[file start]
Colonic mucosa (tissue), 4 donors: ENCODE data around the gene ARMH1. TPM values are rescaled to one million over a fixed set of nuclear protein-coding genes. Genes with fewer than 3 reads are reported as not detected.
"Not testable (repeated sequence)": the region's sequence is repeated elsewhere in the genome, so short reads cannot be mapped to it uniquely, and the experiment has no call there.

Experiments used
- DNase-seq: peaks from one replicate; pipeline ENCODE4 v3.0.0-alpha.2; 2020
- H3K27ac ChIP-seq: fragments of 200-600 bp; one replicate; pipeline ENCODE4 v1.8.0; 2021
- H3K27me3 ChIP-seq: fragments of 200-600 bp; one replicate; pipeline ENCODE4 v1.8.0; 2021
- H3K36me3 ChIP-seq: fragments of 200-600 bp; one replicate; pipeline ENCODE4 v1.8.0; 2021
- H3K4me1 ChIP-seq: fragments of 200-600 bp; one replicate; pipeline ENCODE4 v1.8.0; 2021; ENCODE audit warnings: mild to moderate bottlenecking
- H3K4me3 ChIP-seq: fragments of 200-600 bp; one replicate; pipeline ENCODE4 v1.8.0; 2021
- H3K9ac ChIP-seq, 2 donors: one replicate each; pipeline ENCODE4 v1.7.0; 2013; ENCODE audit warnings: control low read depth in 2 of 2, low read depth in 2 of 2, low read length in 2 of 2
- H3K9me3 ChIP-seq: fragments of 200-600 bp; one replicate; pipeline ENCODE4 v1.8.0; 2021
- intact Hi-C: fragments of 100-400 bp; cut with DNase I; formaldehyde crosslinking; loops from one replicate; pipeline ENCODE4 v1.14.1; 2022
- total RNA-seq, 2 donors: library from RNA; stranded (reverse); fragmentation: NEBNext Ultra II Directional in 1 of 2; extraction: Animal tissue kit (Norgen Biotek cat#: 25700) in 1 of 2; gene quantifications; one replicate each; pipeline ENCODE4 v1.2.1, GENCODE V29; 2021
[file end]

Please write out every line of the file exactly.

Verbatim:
Colonic mucosa (tissue), 4 donors: ENCODE data around the gene ARMH1. TPM values are rescaled to one million over a fixed set of nuclear protein-coding genes. Genes with fewer than 3 reads are reported as not detected.
"Not testable (repeated sequence)": the region's sequence is repeated elsewhere in the genome, so short reads cannot be mapped to it uniquely, and the experiment has no call there.

Experiments used
- DNase-seq: peaks from one replicate; pipeline ENCODE4 v3.0.0-alpha.2; 2020
- H3K27ac ChIP-seq: fragments of 200-600 bp; one replicate; pipeline ENCODE4 v1.8.0; 2021
- H3K27me3 ChIP-seq: fragments of 200-600 bp; one replicate; pipeline ENCODE4 v1.8.0; 2021
- H3K36me3 ChIP-seq: fragments of 200-600 bp; one replicate; pipeline ENCODE4 v1.8.0; 2021
- H3K4me1 ChIP-seq: fragments of 200-600 bp; one replicate; pipeline ENCODE4 v1.8.0; 2021; ENCODE audit warnings: mild to moderate bottlenecking
- H3K4me3 ChIP-seq: fragments of 200-600 bp; one replicate; pipeline ENCODE4 v1.8.0; 2021
- H3K9ac ChIP-seq, 2 donors: one replicate each; pipeline ENCODE4 v1.7.0; 2013; ENCODE audit warnings: control low read depth in 2 of 2, low read depth in 2 of 2, low read length in 2 of 2
- H3K9me3 ChIP-seq: fragments of 200-600 bp; one replicate; pipeline ENCODE4 v1.8.0; 2021
- intact Hi-C: fragments of 100-400 bp; cut with DNase I; formaldehyde crosslinking; loops from one replicate; pipeline ENCODE4 v1.14.1; 2022
- total RNA-seq, 2 donors: library from RNA; stranded (reverse); fragmentation: NEBNext Ultra II Directional in 1 of 2; extraction: Animal tissue kit (Norgen Biotek cat#: 25700) in 1 of 2; gene quantifications; one replicate each; pipeline ENCODE4 v1.2.1, GENCODE V29; 2021